My Diabetes, My Friend?

(This was inspired, in part, by dino’s blog “I’m putting down the gloves” and a few other sources, particularly a cold turkey quit smoking site that has been very supportive for me.)

Is this how a friend treats you?

This friend comes to live in your house. You didn’t invite him. He has no job. He has no money. He has no clothes. He has no visible means of support. But you can’t kick him out. Why? Because he’s Type 1 diabetes and he’s your friend.

The first thing he does is look in your refrigerator and tells you its full of junk that he won’t eat. He then gives you a list of stuff he WILL eat and expects you to go out and buy it, which you do. And you eat the stuff, too. It makes you feel pretty good, actually. But if, just if, you happen to eat any of the junk your friend doesn’t like, you will pay. Oh, will you pay. If you don’t get physically ill, your friend will nag you into despair about your unhealthy food choices and what a rotten, ungrateful friend you are.

Then he starts leaving his crap all around the place. The small paper remains of medical supplies. Biohazardous detritus, flotsam and jetsam appear everywhere; on the counters, on the hallway floor, between the cushions on the sofa. Has this guy ever heard of a trash can? Yes, he has, because they are overflowing with his junk, his cotton and alcohol swabs, his tubes and cannulas, his sharps and needles and other pointy things.

The pointy things! He won’t go anywhere without them! If you leave the house and they’re missing, he makes you go back to get them. It’s true for all his gadgets. And he loves gadgets. Oh, yes. If there’s a new gadget on the market, he’s got to have it. Why? So he can annoy you with all the buzzing, pinging, vibrating alarms at all hours of the day and night. But he doesn’t set off the alarms while you’re home on the sofa fishing test strips from between the cushions and watching “The Closer” No. In the car is where he loves to hear them. On the freeway. All at the same time.

Can you go anywhere without him? No. Sometimes you can hide him. If you don’t talk about him, people usually don’t notice him. After all, you’re the only one he enjoys annoying. He’s best pals with everyone else. Your other friends will become his buddy and they’ll take his side EVERY TIME! “How’s your Diabetes?” they’ll ask you. “Should you be eating that?” they’ll ask you. They have no idea what a demanding little cretin he really is.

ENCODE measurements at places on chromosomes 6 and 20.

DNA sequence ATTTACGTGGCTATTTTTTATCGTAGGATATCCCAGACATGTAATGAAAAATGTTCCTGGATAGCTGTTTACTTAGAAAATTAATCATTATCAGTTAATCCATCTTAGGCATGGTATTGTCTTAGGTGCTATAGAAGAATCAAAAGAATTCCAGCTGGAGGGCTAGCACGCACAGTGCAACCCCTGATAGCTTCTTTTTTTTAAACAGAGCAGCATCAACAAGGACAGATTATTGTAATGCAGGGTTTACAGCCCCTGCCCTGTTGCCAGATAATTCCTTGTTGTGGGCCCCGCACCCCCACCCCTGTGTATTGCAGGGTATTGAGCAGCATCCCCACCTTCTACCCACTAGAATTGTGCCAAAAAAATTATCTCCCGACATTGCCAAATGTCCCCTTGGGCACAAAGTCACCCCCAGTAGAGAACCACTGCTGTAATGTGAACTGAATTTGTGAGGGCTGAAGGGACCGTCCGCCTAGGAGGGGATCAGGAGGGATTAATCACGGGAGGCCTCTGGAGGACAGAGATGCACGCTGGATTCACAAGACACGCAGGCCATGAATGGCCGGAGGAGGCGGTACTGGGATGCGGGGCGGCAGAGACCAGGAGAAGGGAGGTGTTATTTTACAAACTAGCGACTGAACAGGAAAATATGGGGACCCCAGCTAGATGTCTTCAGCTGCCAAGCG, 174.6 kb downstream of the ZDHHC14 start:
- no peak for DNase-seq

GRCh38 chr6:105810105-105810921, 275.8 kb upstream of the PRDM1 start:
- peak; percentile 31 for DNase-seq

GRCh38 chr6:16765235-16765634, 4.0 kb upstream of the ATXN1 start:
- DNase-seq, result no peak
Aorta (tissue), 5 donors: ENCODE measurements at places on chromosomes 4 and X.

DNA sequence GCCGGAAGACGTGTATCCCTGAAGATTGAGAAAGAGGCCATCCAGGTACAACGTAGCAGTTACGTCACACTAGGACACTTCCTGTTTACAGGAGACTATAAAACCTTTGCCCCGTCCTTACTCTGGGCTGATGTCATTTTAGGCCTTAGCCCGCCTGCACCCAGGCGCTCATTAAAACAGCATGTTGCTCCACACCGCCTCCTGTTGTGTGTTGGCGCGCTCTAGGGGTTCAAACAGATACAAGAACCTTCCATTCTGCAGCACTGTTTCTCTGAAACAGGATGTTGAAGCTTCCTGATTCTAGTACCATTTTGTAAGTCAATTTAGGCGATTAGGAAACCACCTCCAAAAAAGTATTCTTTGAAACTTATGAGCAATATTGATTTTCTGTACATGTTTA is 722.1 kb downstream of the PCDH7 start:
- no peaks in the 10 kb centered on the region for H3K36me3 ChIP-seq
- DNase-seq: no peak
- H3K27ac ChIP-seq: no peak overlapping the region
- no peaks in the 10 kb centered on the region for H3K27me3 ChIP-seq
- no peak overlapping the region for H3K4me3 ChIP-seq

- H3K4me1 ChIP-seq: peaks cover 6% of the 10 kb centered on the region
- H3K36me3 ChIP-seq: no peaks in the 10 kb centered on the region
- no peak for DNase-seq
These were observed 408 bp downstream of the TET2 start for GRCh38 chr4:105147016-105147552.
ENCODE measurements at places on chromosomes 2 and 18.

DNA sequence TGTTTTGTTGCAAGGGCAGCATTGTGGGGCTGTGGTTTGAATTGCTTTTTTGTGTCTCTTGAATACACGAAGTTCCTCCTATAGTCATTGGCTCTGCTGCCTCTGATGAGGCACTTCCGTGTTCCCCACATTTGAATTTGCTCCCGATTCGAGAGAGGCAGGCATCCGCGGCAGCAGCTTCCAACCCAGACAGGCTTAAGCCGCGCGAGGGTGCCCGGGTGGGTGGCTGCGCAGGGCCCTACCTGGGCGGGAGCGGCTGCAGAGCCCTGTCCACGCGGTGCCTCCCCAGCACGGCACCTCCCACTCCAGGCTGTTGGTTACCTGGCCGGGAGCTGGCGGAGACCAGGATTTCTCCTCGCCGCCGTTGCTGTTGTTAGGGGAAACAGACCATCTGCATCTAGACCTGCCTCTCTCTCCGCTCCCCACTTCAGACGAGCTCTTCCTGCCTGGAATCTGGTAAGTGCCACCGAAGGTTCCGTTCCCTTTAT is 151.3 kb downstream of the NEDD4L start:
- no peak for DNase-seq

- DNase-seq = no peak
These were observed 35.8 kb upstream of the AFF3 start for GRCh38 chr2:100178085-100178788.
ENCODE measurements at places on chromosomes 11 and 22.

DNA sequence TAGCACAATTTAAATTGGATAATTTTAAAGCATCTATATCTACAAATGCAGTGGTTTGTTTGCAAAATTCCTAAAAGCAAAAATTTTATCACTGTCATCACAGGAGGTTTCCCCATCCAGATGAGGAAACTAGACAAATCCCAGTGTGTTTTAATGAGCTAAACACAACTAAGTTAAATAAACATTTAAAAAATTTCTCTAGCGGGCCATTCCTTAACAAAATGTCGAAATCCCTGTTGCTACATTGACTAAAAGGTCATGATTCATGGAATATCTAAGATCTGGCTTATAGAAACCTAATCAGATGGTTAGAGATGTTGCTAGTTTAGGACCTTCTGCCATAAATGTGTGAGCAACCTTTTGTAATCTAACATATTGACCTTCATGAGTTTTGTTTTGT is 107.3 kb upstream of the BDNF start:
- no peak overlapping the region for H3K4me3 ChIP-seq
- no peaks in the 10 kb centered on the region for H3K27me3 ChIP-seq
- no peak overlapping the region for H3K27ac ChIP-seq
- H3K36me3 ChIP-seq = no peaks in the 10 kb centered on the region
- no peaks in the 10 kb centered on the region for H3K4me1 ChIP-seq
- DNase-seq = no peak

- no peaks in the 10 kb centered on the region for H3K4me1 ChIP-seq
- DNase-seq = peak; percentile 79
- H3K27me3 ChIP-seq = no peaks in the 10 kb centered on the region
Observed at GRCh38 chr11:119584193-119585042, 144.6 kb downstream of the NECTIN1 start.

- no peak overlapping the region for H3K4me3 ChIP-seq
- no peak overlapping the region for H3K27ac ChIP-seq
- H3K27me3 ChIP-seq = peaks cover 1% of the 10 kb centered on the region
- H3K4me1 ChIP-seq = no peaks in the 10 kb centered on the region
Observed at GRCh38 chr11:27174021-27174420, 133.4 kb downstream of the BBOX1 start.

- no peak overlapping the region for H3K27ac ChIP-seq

He demands your constant attention. He slaps your hand when you reach for a slice of pizza. He wakes you up at night and makes you stumble around to find him some glucose tabs. He forces you to go to bed in the middle of the day and curl up in a ball. He pokes your fingers until they bleed. He taunts you with numbers, numbers, numbers. He tells on you to your doctors. He spends your money, he questions your resolve, he tests your patience, he knocks you down then he stands on your neck and kicks you in the gut. Then he asks you to get him a diet coke.

And he’s not going away. No friend would treat you this way. That’s because he’s not your friend.

He’s more like family.

So I guess you have to treat him that way.

:o) x

I love this!! I hope you don’t mind it I copy it and show it to some of my friends and family. Maybe it will help them get it.

Interesting take Terry…glad I could be a partial muse of inspiration.

Well, maybe I was wrong. Maybe Type 1 diabetes is not my friend.

Maybe he’s my family.

You’re right, Dino. He does sound more like family.

true that! (: diabetes is part of the family!
it’s the kinda family we don’t ask for but we love it anywayy!?

what a great analogy its very true :slight_smile:

I made a minor revision at the end. Again with the inspiration, Dino, my friend. See why I was looking for you?

this is amazing Terry, great post…

Hey , Terry, have you thought about relationship counselling? ;-)) I only ask because in your profile I notice that you’ve been involved with Di since 2003; you don’t think you may be starting to get the seven-year itch, do you???

family… kinda of a creepy step-uncle?

I’ve often compared my diabetes to living with a roommate. I can either make the effort to get along (testing, eating right, exercise, etc.), and live mostly peaceably, or we can be constantly bickering over who left toothpaste in the sink, or who drank the milk and have a miserable co-existance.

Boy you nailed it! I often refer to my diabetes as my newborn that won’t ever grow up. How about when diabetes messes with the love life? How rude of it. Robin

In law.

OMG! This is so very true and the was it was put together. It shows that it hasn’t gotten your humor. Keep it up, Patti